6 years ago

The Blockbuster Issue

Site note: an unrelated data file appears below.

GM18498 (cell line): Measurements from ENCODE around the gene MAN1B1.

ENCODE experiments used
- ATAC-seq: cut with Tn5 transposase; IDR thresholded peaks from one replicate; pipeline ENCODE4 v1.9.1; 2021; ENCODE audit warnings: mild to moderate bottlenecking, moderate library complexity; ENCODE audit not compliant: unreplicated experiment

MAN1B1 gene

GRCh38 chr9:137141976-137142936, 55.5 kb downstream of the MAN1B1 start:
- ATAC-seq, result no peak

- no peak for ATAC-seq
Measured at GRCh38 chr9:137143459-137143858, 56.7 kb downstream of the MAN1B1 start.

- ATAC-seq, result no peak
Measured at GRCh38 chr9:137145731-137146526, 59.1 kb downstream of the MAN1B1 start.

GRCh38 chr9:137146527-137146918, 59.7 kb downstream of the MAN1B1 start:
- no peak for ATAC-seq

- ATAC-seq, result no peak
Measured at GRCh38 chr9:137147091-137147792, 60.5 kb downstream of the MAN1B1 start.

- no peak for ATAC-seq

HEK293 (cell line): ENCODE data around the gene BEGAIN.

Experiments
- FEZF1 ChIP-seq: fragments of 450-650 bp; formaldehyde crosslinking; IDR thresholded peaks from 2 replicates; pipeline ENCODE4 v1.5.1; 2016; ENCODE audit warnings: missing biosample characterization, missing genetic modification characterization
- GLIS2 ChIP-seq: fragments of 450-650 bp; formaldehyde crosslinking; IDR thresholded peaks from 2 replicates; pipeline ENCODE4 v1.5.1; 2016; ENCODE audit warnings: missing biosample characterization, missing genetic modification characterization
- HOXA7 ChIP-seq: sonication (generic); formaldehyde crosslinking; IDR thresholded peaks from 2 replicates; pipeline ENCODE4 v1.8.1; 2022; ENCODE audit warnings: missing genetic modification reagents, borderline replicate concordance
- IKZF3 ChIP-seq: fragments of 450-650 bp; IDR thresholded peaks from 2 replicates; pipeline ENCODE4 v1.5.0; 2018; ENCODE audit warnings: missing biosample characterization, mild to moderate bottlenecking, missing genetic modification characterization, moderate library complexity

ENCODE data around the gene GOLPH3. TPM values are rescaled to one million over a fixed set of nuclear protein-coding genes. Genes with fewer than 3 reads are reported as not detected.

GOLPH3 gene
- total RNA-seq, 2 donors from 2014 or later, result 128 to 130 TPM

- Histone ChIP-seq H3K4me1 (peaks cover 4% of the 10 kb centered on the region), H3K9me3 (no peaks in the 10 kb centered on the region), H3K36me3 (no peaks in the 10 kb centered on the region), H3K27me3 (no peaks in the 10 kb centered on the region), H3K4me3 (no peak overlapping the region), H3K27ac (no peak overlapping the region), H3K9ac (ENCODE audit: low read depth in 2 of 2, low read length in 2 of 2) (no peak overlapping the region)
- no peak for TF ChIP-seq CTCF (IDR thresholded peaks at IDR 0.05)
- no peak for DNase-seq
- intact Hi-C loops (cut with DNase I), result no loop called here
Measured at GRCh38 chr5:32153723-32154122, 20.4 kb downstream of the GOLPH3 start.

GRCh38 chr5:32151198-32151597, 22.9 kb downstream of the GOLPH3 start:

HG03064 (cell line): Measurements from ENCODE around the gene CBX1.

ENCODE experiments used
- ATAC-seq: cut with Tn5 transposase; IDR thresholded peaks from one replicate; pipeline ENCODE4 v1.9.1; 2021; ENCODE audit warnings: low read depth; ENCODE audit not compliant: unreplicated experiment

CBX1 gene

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FOOD AND LIGHT Left and right: A local noodle and BBQ shack in the Old Town and hot and delicious beef noodles up close. Opposite page: Illuminated tourist boats light up the Huangpu river IT’S AN EVERYDAY SIGHT TO SEE A ,000 CAR PARKED OUTSIDE A FOOD SHACK, THE CAR’S OWNER SITTING ON A LOW PLASTIC CHAIR ON THE PAVEMENT EATING A BOWL OF NOODLES WHERE TO STAY PARK HYATT – one of the city’s highest and best skyscrapers WHERE TO VISIT M50 – Shanghai’s art district including Shanghart and Madein galleries LE BARON – nightclub from Paris, now in the French Concession with amazing Karaoke rooms THE NEST – bar and lounge near the Bund and much cooler than the nearby tourist traps WHERE TO EAT DIN TAI FUNG – branches across town, great for Shanghainese soup dumplings MISS DING’S DINING – tiny upscale restaurant with 1920s European flourishes LOST HEAVEN – fantastic folk Yunnan cuisine experience CHANGING CITY Left: Old Town’s destruction has caused outrage in some people but improved living standards for others. Above: The French Concession by bike. Right: Jazz singer Jade Lee shows Shanghai’s cosmopolitan side at the Heyday club 38 j THE BLOCKBUSTER ISSUE